The ash from an Eyjafjallajokull glacier volcanic eruption in Iceland that forced the cancellation of more than 4,000 flights in Northern Europe this morning has raised some questions about the rights of air travelers, and particularly how EU laws handle displaced passengers.

Here are a some of them. You can also read this afternoon’s Washington Post chat on the topic.

Why can’t my plane fly in a cloud of volcanic ash?

Volcanic ash can damage aircraft engines, and in one notable case almost led to a crash. A British Airways Boeing 747 caught in the aftermath of the Galunggung volcano in Indonesia in 1982 lost thrust from all four engines and descended from 36,000 feet to 12,500 feet before all four engines were restarted, according to the aircraft manufacturer. The airplane, on a flight from Kuala Lumpur, Malaysia, to Perth, Australia, diverted to Jakarta and landed safely despite major engine damage. The aircraft subsequently had all four engines replaced before returning to service. Here’s an interview with the captain of that flight.

If my plane happens to fly into a cloud of volcanic ash, and if, by chance, I’m the pilot, what kind of announcement should I make?

Perhaps Captain Eric Moody of BA 9, the flight that nearly crashed in 1982, said it best:

Ladies and gentlemen, this is your captain speaking. We have a small problem. All four engines have stopped. We are doing our damnedest to get it under control. I trust you are not in too much distress.

(Thanks to commenter Clifw for the reminder of the legendary announcement heard by Speedbird 9′s passengers.)

How bad is it this time?

Brent Bowen, the head of Purdue University’s aviation technology department, says hundreds of thousand of transatlantic passengers are going to see their flights cancelled, delayed or diverted. “The short-term impact will be the greatest we have seen since Sept. 11, 2001. Unfortunately, post- 9/11, the airlines have significantly scaled back their excess capacity, and these travelers will find themselves extremely inconvenienced or even stranded,” he says.

How long before it’s safe to fly?

According to the Handbook on the International Airways Volcano Watch a “Green Alert” must be issued for the area, which means the skies are free of volcanic contaminant. Since the volcano is reportedly still erupting, no one really knows how long flights could be grounded.

What are my rights as an airline passenger?

Your rights are outlined in EU Regulation 261/2004. I would advise reading the rule carefully, as opposed to letting an airline employee interpret it for you. The rule applies to any flight within the EU and to the EU, so if, for example, you’re flying from Washington to London today, read up on this.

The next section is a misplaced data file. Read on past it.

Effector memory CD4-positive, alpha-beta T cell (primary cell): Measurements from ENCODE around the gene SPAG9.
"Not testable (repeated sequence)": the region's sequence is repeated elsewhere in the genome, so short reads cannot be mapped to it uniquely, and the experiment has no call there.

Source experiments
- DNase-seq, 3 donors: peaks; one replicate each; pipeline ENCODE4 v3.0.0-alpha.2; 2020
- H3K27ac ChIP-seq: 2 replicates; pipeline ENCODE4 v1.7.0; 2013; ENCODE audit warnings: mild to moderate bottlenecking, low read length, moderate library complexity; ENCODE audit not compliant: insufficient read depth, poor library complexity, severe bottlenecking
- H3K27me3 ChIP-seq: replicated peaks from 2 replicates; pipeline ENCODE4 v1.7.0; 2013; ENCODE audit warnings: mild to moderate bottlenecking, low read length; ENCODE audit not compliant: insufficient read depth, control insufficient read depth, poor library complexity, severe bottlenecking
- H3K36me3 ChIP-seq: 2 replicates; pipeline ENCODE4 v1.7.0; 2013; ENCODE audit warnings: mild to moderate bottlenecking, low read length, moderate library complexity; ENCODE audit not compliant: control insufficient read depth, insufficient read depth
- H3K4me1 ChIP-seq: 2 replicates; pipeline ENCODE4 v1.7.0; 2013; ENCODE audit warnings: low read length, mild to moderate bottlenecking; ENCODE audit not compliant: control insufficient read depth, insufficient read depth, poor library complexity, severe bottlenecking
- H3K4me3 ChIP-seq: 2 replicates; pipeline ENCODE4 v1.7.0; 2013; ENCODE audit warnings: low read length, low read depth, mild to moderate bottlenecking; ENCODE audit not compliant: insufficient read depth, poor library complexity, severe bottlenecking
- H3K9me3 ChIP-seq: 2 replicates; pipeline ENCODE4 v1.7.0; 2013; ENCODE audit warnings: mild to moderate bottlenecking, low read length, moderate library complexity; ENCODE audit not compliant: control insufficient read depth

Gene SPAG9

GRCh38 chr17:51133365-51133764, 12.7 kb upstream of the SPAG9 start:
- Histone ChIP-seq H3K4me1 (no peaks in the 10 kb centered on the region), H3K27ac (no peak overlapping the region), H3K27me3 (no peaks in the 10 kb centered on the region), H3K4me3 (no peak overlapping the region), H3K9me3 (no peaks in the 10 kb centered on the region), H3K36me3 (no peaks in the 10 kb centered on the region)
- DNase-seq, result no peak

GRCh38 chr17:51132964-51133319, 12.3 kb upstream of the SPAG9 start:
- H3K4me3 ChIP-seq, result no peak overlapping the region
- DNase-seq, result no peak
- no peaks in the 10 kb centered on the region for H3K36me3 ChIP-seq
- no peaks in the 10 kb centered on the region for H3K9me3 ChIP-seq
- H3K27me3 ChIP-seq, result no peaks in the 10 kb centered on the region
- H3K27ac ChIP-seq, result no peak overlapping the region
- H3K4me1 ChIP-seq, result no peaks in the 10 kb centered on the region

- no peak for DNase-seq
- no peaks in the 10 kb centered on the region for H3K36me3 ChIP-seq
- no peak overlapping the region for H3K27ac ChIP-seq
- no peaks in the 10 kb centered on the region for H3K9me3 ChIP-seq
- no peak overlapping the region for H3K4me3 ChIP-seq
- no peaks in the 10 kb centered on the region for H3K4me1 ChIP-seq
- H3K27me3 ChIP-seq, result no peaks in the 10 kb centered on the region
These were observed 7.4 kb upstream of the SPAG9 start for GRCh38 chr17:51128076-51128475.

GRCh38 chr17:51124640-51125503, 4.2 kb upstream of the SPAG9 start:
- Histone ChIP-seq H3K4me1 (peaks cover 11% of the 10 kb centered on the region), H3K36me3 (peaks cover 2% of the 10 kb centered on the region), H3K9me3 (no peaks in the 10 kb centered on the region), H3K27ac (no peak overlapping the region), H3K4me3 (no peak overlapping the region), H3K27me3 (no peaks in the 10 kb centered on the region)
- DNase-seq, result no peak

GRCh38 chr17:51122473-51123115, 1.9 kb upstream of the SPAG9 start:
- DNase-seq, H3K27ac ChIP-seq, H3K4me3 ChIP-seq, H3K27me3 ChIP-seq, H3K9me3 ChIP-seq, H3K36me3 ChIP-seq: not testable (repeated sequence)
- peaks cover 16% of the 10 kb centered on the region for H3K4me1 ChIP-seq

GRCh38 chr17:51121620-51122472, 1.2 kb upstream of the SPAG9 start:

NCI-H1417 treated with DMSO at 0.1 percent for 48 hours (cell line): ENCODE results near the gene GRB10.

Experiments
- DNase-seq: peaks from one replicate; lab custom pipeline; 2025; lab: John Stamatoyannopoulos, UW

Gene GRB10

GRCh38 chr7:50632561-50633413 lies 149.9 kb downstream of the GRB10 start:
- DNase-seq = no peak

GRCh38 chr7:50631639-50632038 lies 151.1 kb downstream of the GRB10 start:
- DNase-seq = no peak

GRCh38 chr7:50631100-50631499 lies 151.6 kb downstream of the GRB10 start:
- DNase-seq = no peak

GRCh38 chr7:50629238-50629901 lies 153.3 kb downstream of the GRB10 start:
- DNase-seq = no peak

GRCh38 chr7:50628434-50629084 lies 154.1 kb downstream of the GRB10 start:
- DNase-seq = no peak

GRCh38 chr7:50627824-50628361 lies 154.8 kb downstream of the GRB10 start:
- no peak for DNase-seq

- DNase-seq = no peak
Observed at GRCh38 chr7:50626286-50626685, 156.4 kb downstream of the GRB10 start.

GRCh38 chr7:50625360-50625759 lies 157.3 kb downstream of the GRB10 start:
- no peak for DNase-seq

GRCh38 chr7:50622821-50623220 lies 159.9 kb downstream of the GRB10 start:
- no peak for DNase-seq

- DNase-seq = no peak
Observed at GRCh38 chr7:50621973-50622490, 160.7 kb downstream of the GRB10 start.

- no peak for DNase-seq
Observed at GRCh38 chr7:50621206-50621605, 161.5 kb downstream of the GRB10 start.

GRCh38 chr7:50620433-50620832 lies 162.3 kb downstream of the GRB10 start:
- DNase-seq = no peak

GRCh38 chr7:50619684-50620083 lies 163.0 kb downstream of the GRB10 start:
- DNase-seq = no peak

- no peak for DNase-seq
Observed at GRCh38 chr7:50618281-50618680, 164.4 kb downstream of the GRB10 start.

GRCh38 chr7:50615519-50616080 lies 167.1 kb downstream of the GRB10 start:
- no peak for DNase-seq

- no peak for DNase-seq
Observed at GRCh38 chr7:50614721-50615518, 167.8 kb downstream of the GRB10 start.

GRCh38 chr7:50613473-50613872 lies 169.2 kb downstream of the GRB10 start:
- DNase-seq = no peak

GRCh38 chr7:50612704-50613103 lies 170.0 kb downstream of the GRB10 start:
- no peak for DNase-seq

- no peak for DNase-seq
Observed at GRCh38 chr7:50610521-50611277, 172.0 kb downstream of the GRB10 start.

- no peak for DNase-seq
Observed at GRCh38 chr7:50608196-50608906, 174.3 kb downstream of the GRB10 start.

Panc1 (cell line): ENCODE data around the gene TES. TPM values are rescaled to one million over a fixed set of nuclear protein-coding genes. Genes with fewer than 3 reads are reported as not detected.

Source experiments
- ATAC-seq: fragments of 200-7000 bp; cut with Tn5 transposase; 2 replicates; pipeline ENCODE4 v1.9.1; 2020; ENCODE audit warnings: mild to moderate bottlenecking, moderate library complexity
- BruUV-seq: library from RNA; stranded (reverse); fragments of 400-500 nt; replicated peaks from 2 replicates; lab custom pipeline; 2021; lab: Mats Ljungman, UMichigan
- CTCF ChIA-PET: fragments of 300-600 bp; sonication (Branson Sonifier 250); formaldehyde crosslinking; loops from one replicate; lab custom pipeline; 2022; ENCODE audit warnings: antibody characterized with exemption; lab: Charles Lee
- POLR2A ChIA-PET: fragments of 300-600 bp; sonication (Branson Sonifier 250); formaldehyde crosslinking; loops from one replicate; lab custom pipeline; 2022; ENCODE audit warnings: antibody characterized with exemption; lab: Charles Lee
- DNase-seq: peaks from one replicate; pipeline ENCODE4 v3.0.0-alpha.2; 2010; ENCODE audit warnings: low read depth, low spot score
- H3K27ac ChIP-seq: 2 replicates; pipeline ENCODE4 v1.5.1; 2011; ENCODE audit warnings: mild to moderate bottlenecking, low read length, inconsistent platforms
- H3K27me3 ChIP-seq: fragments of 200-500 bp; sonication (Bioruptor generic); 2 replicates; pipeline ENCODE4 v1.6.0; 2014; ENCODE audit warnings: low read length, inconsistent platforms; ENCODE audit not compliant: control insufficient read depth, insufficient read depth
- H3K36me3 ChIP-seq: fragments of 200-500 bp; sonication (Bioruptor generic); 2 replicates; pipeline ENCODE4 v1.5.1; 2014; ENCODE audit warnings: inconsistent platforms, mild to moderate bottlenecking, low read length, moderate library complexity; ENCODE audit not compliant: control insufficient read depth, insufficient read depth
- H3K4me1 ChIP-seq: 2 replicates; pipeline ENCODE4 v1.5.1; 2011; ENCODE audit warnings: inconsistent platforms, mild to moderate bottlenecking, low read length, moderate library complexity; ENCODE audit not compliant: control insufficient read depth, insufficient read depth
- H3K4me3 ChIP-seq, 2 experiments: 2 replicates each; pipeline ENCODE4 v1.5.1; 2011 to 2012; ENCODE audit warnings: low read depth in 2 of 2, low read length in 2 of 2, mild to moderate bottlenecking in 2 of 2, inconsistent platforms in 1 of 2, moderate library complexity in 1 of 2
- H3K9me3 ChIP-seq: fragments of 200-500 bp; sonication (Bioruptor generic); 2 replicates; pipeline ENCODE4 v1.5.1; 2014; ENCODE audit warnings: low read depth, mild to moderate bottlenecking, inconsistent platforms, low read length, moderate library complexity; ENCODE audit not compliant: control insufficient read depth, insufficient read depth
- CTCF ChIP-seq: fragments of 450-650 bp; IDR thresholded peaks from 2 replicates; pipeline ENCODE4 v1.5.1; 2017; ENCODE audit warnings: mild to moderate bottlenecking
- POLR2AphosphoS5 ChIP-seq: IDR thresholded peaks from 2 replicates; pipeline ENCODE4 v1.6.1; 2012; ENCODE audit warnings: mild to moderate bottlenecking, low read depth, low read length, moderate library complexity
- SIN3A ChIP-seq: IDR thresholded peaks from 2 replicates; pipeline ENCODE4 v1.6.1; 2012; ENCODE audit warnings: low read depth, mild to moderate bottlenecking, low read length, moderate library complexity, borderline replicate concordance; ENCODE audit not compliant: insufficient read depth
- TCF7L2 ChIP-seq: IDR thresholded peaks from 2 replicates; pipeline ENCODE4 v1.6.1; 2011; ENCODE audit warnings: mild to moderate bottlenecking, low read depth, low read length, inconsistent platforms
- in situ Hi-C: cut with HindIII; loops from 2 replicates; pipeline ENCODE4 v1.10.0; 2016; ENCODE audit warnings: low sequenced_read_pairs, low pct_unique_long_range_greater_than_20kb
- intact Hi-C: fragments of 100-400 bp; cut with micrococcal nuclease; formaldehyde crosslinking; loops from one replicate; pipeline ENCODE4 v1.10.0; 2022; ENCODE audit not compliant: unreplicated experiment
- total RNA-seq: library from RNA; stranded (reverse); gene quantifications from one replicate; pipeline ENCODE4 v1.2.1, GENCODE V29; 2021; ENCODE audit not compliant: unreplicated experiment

Your airline will probably try to invoke a clause that says during “extraordinary circumstances which could not have been avoided even if all reasonable measures had been taken,” the airline is off the hook. So it really depends on your definition of “extraordinary circumstances.”

American carriers flying domestically routinely cancel flights without compensation when there’s an “Act of God” (this is written into their legal contracts) but even when the airline says you’re out of luck and isn’t operating as scheduled, you’re still entitled to a full refund for your ticket.

Under a more customer-friendly interpretation of EU 261, you would be entitled to food and overnight accommodation. I wouldn’t bet on that, though.

How can I find out my airline’s interpretation of EU passenger rights laws?

Check out its contract of carriage on its Web site. They’re sometimes also referred to as conditions of carriage. Here’s British Airways’ for example. Interpretation of the contract and of EU 261 can vary between airlines and even between employees. Which is why you’re better off having the actual contract and law in front of you when your flight is canceled.

What about my travel agent?

If you booked your flight through an agent — and remember, even Expedia, Orbitz and Travelocity are agents — then phone the company now. Agents can re-route you around the volcano, possibly even at no extra cost. If you booked directly through an airline, and you’re dealing with a company that cares about its passengers, then rescheduling your flight won’t be a problem — assuming, of course, the plume of ash doesn’t spread, crippling air travel to all of Europe. Then your best option is to take the train (if it’s within Europe) or to cancel your trip.

Would travel insurance do any good?

Maybe. Some policies cover natural disasters, some don’t. Read your policy carefully before making a claim, and get everything in writing. In other words, if a representative tells you to “go ahead and cancel your trip” — which I’ve heard of them doing — be certain you have an email or letter to back up their suggestion that you’ll be covered. Or that your policy explicitly says you’re covered. Sadly, it’s too late to insure your Europe trip against a volcano now that one has erupted.

How do you pronounce “Eyjafjallajokull”?

I have no idea, and I’m not about to try.

(Photo: slworking2/Flickr Creative Commons)